It’s often apparent in classes how much time it takes people to switch gears and ‘Get Ready.’ Transitioning our Defense Condition, both mentally and physically, from Not Ready to Ready may be the most important skill we develop. We don’t necessarily have to deal with the Tueller Principle but even if a criminal is moving at a brisk walk, we seldom have 12 seconds to ‘Get Ready.’
Ten to 12 seconds is a common response time to a Ready command during firing squad practice on the firing line during classes. That’s a luxury of time we will seldom have prior to a criminal attack. Often people will look around to see what others are doing before Getting Ready. When a criminal comes for you, others will seldom even notice, much do anything to give you an Alert.
Get Ready is actually what Jeff Cooper’s Color Codes are about. They describe a state of mental readiness to act.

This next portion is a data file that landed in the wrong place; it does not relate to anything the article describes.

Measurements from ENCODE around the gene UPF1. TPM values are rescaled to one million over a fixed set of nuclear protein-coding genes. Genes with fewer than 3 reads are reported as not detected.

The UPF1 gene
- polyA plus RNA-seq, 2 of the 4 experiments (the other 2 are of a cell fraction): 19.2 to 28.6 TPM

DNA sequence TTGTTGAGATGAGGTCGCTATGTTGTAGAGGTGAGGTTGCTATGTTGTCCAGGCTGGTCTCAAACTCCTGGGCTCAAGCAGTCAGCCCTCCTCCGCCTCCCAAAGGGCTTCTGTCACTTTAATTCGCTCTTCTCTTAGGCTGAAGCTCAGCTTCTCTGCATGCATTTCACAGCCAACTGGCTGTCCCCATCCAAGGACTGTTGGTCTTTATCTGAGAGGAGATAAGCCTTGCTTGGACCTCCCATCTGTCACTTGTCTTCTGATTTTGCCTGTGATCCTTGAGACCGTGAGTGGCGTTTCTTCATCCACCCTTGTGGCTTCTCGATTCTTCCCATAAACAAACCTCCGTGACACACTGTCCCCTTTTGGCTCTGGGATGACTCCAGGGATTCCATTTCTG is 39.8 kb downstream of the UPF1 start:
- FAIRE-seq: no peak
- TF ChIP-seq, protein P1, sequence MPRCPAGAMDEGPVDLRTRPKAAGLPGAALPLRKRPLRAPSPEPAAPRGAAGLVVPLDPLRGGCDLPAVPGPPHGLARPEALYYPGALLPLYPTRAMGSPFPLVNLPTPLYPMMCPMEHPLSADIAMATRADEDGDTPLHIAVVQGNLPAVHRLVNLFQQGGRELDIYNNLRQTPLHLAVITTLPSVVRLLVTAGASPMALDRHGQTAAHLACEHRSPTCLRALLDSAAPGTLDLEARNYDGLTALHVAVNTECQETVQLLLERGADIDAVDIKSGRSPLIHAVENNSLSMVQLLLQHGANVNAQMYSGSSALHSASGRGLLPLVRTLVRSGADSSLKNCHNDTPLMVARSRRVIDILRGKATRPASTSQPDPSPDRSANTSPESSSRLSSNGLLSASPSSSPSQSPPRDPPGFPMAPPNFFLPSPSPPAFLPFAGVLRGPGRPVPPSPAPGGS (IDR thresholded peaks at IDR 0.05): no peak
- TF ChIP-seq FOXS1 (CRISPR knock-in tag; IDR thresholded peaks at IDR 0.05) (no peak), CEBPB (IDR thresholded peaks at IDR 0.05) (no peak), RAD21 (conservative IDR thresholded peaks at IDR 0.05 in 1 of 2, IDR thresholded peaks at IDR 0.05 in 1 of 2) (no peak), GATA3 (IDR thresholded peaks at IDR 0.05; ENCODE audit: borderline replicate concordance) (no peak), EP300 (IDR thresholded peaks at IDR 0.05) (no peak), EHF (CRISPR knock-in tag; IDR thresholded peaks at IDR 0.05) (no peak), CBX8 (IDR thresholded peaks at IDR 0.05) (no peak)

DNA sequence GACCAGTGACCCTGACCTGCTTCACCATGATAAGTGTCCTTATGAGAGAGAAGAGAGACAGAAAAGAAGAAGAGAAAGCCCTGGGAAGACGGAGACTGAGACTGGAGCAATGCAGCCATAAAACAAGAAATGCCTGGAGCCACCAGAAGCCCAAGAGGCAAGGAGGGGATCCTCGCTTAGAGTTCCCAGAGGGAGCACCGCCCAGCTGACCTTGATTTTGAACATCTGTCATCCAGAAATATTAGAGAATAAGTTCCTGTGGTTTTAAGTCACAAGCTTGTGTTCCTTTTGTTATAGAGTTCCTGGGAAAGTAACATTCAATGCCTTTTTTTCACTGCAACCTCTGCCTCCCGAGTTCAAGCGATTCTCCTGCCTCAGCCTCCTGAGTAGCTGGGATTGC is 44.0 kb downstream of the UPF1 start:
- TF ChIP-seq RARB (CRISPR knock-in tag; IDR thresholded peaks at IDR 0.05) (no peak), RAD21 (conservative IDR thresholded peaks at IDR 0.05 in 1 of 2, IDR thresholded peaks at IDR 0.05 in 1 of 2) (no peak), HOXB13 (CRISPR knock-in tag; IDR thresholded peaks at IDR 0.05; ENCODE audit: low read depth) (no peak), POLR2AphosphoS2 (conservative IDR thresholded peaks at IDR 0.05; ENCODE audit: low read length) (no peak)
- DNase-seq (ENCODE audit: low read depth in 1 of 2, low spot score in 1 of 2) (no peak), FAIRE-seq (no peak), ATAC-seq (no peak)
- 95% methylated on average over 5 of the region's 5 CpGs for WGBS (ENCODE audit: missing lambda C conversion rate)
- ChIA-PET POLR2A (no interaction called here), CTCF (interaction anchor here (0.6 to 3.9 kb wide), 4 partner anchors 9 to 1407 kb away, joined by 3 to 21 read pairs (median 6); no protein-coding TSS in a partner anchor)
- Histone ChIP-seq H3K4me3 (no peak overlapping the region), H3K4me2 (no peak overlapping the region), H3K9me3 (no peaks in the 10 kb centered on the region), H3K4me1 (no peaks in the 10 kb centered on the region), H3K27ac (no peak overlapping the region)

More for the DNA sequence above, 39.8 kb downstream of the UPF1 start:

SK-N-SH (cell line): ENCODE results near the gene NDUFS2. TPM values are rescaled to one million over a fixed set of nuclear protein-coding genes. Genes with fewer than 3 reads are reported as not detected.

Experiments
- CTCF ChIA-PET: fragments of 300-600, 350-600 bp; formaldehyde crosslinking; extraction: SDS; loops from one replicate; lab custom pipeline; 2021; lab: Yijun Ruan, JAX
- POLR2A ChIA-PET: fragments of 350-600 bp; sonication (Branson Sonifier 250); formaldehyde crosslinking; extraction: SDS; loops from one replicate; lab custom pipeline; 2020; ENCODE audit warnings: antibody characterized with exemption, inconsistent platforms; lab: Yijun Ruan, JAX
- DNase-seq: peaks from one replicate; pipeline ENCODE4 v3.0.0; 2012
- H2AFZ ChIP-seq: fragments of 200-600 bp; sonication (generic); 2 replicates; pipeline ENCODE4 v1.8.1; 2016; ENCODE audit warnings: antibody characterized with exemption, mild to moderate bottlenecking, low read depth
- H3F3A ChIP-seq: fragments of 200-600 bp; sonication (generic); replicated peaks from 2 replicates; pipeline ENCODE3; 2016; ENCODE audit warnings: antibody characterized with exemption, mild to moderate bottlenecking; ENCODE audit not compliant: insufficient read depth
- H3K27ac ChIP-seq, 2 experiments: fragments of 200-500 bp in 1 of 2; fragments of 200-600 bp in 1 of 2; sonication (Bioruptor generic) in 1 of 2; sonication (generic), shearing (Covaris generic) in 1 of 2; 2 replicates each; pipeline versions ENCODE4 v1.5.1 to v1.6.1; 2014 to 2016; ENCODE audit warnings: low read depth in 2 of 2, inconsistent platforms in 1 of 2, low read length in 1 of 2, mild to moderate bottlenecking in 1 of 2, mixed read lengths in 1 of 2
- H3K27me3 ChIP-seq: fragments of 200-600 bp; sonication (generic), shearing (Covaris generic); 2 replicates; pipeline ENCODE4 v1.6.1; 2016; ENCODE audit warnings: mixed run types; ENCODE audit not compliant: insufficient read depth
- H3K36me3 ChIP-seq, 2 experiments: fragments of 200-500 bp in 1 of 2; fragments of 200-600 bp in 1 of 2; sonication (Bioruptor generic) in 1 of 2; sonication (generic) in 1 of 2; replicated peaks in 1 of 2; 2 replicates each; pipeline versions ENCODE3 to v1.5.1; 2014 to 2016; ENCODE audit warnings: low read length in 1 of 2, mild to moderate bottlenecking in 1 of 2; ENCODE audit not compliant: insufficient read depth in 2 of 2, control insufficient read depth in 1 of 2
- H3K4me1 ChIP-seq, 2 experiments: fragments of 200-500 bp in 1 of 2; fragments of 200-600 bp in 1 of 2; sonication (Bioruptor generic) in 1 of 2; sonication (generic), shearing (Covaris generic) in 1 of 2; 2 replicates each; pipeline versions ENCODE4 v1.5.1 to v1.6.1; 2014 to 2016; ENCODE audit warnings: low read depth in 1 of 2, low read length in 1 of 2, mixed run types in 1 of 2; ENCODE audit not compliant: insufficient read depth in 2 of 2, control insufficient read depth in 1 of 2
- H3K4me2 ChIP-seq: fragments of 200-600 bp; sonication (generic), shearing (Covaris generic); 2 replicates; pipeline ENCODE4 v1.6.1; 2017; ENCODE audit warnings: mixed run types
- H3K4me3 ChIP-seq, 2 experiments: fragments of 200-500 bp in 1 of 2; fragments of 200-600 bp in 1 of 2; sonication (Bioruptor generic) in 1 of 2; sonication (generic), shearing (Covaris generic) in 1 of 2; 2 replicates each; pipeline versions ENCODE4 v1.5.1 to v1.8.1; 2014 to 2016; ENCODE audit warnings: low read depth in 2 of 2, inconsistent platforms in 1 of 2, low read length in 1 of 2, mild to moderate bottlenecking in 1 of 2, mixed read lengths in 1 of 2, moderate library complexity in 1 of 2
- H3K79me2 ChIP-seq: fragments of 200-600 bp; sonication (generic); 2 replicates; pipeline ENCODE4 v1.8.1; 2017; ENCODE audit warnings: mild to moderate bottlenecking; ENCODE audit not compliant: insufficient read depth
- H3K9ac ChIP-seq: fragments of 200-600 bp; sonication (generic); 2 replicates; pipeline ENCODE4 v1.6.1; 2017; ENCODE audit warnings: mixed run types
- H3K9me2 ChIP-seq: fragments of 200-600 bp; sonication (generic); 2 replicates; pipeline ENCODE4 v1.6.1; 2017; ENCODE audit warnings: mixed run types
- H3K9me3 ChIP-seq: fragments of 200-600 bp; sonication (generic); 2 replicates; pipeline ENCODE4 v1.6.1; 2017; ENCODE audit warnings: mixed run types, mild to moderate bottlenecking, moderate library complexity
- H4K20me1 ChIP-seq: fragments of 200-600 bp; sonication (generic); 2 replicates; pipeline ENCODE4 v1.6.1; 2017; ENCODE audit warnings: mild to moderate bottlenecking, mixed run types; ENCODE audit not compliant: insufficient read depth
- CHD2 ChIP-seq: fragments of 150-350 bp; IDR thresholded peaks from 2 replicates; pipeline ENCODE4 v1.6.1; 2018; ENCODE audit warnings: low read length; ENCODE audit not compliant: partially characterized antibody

Mental condition comes first and can be followed by increasing our physical Readiness status.
- Ready positions worth practicing
- Hands in front
- Hand on gun
- Transition from OC (OC canister at arm’s length)
- Low Ready
When is Low Ready appropriate? Avoiding Aggravated Assault charges is just as important as avoiding the assault itself. Either can change our lives forever. A good guideline comes from the Los Angeles POlice Department.